“My management paid HOW MANY Pitbull bucks for this song?! Paulo Filho won’t be impressed.”
The Nevada State Athletic Commission has released fighter salaries for the inaugural World Series of Fighting event, held last Saturday night in Las Vegas. Former UFC heavyweight champion Andrei Arlovski made the most money that evening, bringing home $60,000 for crushing Devin Cole in the main event. While we’re all glad to see Arlovski get paid, hopefully he spends some money on better entrance music; having some rapper bark your name is something that an amateur on the undercard of a local show would do to get people to notice him (assuming none of his friends knew how to shave stars into his hair, of course), not something a former UFC champion should do to keep people interested in his career. Just saying, it was pretty cheesy.
Taking home the second-largest purse of the evening was Anthony “Rumble” Johnson, who earned $55,000 for his highlight reel knockout against D.J. Linderman. Since moving up to a weight class that he should reasonably be fighting at, Anthony Johnson has looked pretty impressive. It’s a shame that he sacrificed so much of his career – not to even mention his health – cutting to welterweight, but at twenty-eight years old it’s by no means over for the UFC veteran.
Keep in mind that none of these salaries include any undisclosed bonuses or end of the night bonuses that World Series of Fighting may have given out. Also, even though this promotion is riding a lot of hype and had recognizable talent throughout the card, keep in mind that WSoF is a brand new promotion that just put on its first event. Basically, no one made Anderson Silva money, is what I’m trying to say:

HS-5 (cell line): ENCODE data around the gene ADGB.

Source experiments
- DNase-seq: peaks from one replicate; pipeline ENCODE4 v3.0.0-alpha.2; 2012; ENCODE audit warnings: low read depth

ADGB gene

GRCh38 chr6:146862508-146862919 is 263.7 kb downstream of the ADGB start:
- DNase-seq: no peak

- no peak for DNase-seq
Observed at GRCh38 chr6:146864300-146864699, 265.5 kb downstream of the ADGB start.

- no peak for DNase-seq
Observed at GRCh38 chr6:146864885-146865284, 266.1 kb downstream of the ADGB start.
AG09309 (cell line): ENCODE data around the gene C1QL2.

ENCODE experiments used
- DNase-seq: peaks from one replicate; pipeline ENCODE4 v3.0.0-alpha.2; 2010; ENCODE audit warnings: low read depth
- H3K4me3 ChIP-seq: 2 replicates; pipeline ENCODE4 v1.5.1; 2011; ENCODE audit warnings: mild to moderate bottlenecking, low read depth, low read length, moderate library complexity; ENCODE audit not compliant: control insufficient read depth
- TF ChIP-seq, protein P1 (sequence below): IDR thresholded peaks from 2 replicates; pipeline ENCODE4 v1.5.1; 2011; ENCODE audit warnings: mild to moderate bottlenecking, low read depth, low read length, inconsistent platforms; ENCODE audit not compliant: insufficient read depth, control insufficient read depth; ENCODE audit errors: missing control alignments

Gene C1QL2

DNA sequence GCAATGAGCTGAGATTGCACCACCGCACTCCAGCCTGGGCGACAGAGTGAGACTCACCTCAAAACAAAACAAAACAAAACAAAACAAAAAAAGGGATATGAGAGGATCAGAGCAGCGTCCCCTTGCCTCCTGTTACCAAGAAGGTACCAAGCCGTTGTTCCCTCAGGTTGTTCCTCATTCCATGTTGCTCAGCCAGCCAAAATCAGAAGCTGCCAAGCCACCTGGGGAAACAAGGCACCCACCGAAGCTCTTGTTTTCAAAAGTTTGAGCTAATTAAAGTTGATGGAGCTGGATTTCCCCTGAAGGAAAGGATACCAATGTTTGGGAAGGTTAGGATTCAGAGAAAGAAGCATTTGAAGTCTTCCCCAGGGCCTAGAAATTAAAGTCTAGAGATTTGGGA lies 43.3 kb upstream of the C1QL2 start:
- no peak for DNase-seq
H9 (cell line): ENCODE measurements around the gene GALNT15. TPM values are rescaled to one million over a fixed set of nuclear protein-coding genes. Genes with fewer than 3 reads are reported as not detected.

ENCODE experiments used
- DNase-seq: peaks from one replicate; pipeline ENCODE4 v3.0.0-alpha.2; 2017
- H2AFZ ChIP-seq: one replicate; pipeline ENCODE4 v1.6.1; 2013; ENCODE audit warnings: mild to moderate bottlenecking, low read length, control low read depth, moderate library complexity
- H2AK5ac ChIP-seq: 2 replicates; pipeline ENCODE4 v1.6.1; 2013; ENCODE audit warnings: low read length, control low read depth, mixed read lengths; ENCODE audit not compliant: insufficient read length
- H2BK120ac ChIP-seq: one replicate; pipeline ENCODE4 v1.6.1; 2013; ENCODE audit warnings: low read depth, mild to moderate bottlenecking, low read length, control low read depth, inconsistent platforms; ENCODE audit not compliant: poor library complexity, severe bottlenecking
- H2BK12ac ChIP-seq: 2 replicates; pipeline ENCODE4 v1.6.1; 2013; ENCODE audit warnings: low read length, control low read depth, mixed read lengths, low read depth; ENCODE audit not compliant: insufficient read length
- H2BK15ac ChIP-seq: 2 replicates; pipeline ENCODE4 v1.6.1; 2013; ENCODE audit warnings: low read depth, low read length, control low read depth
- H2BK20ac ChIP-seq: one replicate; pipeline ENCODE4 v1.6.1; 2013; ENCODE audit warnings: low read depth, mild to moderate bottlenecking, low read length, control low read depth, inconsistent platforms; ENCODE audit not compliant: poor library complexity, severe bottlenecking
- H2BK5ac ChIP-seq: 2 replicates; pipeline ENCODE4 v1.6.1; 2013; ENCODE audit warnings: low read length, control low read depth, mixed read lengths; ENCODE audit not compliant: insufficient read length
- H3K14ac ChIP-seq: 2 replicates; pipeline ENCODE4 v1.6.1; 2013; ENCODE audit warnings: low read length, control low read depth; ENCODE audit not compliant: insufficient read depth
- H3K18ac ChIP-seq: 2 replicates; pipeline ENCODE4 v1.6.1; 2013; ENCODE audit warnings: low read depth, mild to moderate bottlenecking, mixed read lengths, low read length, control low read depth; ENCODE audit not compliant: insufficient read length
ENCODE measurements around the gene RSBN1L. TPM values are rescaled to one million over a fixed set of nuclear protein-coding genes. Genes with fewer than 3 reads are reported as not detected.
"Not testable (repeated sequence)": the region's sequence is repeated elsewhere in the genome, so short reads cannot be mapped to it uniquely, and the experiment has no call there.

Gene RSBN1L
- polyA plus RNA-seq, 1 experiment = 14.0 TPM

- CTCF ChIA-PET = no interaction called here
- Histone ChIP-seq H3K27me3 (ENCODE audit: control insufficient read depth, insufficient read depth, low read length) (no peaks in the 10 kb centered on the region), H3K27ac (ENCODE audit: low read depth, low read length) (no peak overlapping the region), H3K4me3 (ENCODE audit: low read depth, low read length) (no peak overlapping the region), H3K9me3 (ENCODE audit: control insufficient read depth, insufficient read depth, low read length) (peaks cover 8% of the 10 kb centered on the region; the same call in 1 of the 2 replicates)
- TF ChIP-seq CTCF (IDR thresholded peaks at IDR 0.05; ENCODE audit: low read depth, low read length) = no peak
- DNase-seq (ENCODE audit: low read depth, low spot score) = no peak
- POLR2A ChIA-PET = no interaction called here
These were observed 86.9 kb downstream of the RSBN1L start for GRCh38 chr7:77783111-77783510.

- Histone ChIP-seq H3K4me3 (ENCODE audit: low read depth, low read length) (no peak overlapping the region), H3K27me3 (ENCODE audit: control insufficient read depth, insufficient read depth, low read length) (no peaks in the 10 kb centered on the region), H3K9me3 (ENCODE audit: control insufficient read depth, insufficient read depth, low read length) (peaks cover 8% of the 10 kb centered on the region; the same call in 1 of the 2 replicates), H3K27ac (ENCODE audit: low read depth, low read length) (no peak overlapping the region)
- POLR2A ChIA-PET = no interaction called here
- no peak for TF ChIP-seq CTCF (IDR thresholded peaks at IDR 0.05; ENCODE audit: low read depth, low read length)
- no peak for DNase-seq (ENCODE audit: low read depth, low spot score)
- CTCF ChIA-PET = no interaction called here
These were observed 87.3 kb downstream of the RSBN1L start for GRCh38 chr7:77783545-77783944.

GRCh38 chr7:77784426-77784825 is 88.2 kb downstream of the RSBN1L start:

World Series of Fighting 1
Nov 3, 2012
Planet Hollywood Resort & Casino, Las Vegas, Nevada.
Andrei Arlovski: $60,000 (includes $30,000 win bonus)
def. Devin Cole: $10,000
Anthony Johnson: $55,000 (includes $25,000 win bonus)
def. D.J. Linderman: $10,000
Marlon Moraes: $12,000 (includes $6,000 win bonus)
def. Miguel Torres: $18,000
Tyrone Spong: $27,000 (includes $7,000 win bonus)
def. Travis Bartlett: $4,000
Tyson Steele: $10,000 (includes $5,000 win bonus)
def. Gregor Gracie: $25,000
Brian Cobb: $12,000 (includes $6,000 win bonus)
def. Ronys Torres: $12,000
Steve Carl: $16,000 (includes $8,000 win bonus)
def. Ramico Blackmon: $10,000
Josh Burkman: $16,000 (includes $8,000 win bonus)
def. Gerald Harris: $15,000
JZ Cavalcante: $14,000 (includes $7,000 win bonus)
def. T.J. O’Brien: $5,000
David Branch: $16,000 (includes $8,000 win bonus)
def. Dustin Jacoby: $5,000
Total Payroll: $352,000
Overpaid: In the spirit of the upcoming US presidential election, we’ll start off with the safest answer possible: It’s hard to call anyone anyone on this card overpaid. Now, in the spirit of CagePotato: Twenty-five grand (more than Miguel Torres made, mind you) for a 7-2 fighter who holds no notable victories, has never fought in a major North American promotion and, by the way, fought on the undercard? Damn it must feel good to be a Gracie.
Underpaid: If you ever wondered why guys like Ed Soares get paid as much as they do, it’s because good management is at a premium in this sport. Case in point, Devin Cole fought a former UFC champion in the main event of a nationally televised show on a weekend when there was absolutely no competition. I’m no agent, but if I could only negotiate a fighter in Cole’s position the same amount of show money that Ramico Blackmon’s management earned for him, let’s just say I wouldn’t be drinking coffee for a while.
Likewise, I already had respect for Travis Bartlett for stepping up to fight Tyrone Spong when no one else – including Houston Alexander – was willing to. Then again, perhaps the measly four grand Bartlett made for that beating he took explains why no one wanted the fight. Major props to Travis for being tough enough to fight such a dangerous kickboxer for such a small paycheck, but buddy, your brain damage is worth more than that.